Synthesis, Characterization, and Photochemistry of Novel Ru(II) Complexes for Light-Induced Enzyme Inhibition and Singlet Oxygen Generation

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The Ohio State University

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Photodynamic therapy (PDT) is a developing cancer treatment involving the use of a photoactive drug molecule that is inactive in the dark and activated by low energy light. A new pathway that is being explored is the caging of cytotoxic molecules by protecting groups that are photolabile. Divalent ruthenium complexes exhibit photoinduced ligand exchange, making these complexes prime candidates for investigation as new PDT agents. The synthesis and characterization by 1H NMR of four ruthenium(II) complexes, [Ru(tpy)(NN)L](PF6)2 where NN = bpy (bpy = 2,2ʹ-bipyridine) or dppn (dppn = benzo[i]-dipyrido[3,2-a:2ʹ,3ʹ-c]phenazine) and L = CH3CN or Cbz-Leu-NHCH2CN, is reported. [Ru(tpy)(NN)Cbz-Leu-NHCH2CN](PF6)2 are proposed as potential PDT agents, as Cbz-Leu-NHCH2CN is a cathepsin K inhibitor capable of reducing or hindering tumor growth and metastasis. The photoinduced ligand exchange of all four complexes in water upon irradiation with visible light was monitored by electronic absorption spectroscopy. Complexes with a dppn ligand required longer irradiation times than complexes with a bpy ligand. The production of singlet oxygen in [Ru(tpy)(dppn)(CH3CN)]2+ was tracked with emission spectroscopy and the use of an emissive singlet oxygen scavenger, DPBF = 1,3-diphenylisobenzofuran, and the quantum yield is reported, ΦΔ = 0.62(6).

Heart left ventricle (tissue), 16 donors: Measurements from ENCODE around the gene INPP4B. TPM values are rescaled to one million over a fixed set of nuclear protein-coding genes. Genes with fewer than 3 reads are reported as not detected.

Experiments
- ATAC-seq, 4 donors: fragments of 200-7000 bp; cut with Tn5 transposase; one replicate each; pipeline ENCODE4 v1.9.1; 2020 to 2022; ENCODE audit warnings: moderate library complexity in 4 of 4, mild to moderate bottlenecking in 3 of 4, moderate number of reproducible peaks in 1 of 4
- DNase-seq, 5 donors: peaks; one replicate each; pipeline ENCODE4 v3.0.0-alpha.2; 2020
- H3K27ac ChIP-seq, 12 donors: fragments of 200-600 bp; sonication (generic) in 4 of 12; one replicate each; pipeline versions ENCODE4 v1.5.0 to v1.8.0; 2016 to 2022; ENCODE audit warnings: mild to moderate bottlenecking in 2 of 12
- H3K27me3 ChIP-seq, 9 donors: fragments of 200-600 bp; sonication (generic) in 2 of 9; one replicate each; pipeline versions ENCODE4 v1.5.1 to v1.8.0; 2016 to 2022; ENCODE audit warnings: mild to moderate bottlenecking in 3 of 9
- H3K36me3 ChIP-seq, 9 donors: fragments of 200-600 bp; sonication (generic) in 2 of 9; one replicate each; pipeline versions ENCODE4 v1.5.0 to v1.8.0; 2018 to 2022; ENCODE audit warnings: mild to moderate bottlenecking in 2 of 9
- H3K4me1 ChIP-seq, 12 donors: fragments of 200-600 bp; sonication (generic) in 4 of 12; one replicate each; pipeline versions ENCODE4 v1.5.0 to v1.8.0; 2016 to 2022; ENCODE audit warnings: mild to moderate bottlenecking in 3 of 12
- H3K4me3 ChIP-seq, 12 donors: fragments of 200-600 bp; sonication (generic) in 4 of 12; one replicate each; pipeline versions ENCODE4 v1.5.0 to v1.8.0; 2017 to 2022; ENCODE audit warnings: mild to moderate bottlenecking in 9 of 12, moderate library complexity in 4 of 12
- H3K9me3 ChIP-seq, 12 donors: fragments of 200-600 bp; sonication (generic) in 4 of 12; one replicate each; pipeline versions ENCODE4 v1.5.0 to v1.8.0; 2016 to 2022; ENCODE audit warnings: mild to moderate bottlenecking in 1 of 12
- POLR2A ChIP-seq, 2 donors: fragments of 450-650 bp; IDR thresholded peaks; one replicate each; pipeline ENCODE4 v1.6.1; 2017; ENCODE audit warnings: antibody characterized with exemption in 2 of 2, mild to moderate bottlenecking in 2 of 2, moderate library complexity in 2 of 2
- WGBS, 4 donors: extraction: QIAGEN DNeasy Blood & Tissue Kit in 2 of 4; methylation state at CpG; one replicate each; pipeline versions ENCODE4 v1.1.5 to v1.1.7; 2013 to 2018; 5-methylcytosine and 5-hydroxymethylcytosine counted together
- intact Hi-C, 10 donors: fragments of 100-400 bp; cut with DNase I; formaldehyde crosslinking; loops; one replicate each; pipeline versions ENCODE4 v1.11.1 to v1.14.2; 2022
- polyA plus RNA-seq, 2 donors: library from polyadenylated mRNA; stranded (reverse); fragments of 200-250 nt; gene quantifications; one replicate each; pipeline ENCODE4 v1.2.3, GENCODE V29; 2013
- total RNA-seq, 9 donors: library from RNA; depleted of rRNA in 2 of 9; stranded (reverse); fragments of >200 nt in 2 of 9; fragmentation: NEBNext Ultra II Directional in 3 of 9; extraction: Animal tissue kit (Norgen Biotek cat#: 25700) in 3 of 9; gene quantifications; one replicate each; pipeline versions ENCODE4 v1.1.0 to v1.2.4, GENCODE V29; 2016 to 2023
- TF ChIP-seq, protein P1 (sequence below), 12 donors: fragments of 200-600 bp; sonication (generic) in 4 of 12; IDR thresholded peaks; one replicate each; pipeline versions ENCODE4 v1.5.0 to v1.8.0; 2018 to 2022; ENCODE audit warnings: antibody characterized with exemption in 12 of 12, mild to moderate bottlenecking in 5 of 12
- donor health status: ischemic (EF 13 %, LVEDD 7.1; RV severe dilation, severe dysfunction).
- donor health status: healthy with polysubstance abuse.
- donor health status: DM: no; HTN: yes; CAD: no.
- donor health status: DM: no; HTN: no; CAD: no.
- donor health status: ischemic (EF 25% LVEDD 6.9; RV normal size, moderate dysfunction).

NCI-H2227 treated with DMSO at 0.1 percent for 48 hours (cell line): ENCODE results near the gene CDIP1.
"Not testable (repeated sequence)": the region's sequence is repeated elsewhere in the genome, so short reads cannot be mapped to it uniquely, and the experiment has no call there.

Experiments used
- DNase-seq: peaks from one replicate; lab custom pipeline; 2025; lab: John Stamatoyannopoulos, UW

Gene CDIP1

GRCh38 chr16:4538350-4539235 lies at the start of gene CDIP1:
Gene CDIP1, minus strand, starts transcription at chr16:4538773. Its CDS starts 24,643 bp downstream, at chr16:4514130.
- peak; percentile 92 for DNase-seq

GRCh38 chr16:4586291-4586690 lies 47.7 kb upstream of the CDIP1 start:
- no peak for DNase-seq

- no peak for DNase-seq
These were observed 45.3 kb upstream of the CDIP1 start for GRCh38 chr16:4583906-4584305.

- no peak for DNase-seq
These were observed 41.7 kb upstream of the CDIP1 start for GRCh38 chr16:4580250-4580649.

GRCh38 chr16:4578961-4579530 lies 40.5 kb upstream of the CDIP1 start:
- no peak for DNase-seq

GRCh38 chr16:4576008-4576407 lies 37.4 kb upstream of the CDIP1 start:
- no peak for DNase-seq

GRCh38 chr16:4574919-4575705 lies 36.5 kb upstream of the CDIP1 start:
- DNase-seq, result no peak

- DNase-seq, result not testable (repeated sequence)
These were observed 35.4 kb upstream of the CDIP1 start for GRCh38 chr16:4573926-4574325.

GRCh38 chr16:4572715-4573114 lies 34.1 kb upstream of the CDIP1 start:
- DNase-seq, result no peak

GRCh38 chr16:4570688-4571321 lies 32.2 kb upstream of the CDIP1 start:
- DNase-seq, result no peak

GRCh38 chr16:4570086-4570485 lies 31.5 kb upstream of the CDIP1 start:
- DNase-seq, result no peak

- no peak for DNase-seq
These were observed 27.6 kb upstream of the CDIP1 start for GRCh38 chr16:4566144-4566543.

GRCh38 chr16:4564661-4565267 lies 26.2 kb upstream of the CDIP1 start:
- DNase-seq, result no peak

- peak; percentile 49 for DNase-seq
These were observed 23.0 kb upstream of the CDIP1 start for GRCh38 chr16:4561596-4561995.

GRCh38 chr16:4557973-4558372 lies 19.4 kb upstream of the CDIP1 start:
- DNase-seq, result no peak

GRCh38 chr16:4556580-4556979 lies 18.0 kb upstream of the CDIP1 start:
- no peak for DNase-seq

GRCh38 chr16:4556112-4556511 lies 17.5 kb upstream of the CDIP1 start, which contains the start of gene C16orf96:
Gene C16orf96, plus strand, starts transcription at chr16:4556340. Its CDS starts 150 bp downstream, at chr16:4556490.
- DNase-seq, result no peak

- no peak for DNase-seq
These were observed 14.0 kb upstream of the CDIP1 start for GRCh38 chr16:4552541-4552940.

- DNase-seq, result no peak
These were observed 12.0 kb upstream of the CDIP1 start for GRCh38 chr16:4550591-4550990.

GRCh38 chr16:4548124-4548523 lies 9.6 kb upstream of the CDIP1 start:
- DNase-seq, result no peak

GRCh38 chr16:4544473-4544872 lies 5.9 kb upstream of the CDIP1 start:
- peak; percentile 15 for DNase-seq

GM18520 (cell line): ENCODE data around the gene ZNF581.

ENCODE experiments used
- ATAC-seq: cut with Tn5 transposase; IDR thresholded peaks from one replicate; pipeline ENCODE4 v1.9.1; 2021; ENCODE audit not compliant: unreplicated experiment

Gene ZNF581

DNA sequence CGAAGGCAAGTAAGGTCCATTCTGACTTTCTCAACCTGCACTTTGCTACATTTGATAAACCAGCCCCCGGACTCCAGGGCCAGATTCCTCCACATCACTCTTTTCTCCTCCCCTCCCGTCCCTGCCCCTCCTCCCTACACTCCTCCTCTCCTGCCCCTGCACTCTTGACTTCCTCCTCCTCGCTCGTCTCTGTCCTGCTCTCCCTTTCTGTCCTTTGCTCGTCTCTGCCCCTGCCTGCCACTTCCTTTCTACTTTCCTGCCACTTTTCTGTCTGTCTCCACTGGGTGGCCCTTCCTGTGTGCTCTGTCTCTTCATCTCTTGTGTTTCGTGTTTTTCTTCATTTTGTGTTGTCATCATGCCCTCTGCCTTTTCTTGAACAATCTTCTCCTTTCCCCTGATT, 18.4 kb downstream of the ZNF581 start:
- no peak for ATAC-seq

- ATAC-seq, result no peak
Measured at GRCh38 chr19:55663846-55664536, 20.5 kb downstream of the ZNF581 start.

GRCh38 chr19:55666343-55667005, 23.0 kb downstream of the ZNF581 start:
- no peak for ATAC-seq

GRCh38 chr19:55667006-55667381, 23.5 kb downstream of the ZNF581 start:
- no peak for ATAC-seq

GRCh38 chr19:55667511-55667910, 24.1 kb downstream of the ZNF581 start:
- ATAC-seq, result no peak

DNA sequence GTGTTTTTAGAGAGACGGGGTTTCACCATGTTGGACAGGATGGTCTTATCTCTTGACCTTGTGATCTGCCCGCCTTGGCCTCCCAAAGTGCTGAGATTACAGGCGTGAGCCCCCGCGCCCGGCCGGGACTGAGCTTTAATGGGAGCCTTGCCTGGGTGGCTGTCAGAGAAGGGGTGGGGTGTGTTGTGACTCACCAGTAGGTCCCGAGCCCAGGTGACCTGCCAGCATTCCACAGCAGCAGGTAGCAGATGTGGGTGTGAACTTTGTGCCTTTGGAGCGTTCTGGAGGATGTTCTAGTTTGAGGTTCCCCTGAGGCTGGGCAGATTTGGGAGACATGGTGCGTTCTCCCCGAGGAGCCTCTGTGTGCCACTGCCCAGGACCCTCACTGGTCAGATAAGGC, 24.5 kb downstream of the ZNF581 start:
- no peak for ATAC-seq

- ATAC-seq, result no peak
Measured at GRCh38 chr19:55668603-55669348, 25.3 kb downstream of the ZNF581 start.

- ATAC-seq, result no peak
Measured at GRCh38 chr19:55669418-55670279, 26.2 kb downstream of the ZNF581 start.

ruthenium (II), enzyme inhibition, singlet oxygen, photoinduced ligand exchange, photodynamic therapy